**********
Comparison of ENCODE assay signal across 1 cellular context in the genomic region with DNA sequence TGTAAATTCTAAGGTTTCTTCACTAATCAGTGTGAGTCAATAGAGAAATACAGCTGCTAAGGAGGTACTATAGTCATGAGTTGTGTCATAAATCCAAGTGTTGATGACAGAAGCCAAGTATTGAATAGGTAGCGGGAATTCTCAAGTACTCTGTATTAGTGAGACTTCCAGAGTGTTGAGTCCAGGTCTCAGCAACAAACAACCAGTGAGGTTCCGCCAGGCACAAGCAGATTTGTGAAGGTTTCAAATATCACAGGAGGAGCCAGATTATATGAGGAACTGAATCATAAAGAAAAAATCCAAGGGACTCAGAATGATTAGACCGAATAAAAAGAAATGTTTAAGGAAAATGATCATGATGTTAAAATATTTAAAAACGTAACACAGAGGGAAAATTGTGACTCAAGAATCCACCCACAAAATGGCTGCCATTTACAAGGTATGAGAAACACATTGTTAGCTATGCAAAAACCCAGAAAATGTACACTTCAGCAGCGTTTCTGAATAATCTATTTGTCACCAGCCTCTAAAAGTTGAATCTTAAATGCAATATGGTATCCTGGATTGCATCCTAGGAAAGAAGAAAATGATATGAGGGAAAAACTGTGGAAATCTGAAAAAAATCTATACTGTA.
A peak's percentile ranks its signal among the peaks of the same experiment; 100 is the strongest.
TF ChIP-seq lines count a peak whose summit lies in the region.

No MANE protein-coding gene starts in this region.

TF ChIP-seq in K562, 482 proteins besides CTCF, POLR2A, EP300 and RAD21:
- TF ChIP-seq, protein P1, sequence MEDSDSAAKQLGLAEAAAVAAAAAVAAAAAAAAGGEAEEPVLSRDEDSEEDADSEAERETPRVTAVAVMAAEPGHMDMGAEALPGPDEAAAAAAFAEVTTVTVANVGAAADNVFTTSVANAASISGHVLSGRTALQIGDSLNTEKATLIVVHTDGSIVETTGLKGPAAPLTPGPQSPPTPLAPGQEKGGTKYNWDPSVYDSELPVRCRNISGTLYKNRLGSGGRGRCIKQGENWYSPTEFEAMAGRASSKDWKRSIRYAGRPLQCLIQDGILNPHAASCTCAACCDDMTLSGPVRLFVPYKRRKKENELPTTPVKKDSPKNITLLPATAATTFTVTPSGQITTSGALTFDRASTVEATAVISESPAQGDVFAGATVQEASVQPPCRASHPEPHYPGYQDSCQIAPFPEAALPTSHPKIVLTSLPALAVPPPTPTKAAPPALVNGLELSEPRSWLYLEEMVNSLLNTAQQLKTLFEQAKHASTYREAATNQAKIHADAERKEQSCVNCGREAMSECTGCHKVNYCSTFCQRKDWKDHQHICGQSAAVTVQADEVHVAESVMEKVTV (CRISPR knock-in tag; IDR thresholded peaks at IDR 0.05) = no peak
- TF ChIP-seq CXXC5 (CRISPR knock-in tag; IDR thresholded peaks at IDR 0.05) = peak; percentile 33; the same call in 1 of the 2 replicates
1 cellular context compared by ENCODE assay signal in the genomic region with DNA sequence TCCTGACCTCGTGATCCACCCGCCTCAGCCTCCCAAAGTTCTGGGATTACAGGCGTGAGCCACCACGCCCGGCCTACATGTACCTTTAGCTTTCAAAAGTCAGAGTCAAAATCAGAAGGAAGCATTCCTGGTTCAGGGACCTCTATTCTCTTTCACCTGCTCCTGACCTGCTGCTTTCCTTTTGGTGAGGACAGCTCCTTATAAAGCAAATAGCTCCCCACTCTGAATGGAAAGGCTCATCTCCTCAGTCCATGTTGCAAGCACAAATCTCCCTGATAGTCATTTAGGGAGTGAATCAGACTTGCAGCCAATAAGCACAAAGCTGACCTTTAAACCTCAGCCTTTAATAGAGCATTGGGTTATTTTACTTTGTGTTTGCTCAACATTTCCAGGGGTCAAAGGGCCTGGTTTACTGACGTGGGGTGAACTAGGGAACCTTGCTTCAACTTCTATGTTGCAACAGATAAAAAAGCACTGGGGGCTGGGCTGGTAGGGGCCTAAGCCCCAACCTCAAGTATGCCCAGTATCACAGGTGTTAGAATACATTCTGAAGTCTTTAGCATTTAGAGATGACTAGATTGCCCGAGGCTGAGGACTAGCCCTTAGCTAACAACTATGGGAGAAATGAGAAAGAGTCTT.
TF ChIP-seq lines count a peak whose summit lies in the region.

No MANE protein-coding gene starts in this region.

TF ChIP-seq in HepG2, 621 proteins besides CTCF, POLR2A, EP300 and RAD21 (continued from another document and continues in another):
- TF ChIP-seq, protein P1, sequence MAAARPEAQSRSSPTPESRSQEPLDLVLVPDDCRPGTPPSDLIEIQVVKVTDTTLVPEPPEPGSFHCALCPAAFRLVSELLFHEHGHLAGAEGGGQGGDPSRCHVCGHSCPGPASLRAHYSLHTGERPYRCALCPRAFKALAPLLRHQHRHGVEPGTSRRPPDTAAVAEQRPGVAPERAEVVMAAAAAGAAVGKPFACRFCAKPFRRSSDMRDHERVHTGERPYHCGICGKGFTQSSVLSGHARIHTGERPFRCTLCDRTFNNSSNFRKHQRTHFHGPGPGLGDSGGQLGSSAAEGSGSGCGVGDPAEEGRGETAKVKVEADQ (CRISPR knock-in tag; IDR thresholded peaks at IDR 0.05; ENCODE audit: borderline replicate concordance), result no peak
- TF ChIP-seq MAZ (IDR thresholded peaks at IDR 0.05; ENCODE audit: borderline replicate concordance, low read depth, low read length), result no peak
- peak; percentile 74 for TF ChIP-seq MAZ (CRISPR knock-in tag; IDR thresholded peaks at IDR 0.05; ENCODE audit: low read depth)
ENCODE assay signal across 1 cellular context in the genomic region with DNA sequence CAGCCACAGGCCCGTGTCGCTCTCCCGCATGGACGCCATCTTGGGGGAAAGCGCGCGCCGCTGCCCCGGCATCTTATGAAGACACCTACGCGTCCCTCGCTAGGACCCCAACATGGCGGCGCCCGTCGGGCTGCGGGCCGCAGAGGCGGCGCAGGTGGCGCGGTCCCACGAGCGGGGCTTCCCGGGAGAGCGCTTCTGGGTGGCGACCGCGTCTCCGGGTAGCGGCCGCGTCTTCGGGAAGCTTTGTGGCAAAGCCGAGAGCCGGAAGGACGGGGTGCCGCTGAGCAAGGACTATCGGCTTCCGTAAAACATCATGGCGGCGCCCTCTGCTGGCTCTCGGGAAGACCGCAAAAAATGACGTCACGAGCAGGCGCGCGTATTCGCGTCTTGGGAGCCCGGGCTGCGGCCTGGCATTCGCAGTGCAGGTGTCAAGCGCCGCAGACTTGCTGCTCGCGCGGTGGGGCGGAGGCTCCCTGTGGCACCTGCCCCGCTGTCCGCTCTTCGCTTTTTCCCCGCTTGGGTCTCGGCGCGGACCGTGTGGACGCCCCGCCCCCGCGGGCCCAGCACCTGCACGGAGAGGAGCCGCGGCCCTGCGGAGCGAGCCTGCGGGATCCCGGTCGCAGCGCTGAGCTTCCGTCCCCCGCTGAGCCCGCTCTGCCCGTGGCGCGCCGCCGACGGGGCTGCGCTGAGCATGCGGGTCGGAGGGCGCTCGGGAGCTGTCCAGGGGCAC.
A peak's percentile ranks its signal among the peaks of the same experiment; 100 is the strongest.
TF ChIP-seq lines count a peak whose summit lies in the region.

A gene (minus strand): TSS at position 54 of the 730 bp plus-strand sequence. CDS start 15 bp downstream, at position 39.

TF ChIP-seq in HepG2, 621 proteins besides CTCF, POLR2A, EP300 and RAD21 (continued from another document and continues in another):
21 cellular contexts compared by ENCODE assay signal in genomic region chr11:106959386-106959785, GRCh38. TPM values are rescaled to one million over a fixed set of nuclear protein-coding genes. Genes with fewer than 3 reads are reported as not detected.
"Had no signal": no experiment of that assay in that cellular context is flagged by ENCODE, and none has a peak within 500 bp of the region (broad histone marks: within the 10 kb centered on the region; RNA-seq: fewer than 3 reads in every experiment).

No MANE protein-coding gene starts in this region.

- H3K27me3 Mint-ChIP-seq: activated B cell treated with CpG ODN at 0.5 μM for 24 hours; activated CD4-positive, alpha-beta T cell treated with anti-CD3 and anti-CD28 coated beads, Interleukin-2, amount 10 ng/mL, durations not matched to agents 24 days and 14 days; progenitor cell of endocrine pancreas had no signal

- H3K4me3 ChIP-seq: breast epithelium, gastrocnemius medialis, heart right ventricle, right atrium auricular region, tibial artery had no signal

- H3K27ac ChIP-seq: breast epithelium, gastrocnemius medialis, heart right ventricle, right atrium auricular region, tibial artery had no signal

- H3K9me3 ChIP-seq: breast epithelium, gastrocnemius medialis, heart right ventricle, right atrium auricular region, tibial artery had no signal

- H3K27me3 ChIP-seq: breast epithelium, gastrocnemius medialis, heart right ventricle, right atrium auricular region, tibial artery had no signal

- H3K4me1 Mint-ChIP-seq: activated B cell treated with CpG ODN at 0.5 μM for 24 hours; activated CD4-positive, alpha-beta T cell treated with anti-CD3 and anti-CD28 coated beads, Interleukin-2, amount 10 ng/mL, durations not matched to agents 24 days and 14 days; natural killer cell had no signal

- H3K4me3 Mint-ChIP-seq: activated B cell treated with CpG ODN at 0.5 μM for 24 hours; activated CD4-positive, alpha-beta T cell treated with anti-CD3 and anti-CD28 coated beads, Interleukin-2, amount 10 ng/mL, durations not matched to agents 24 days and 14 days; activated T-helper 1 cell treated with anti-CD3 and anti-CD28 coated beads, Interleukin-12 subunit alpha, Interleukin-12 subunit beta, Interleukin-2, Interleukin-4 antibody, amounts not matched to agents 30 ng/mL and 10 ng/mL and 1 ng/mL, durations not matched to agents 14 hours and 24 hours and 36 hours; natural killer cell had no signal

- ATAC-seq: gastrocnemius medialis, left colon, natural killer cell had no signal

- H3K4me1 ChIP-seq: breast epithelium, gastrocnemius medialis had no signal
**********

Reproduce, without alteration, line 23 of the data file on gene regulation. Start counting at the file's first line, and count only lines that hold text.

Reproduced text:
- H3K27me3 Mint-ChIP-seq: activated B cell treated with CpG ODN at 0.5 μM for 24 hours; activated CD4-positive, alpha-beta T cell treated with anti-CD3 and anti-CD28 coated beads, Interleukin-2, amount 10 ng/mL, durations not matched to agents 24 days and 14 days; progenitor cell of endocrine pancreas had no signal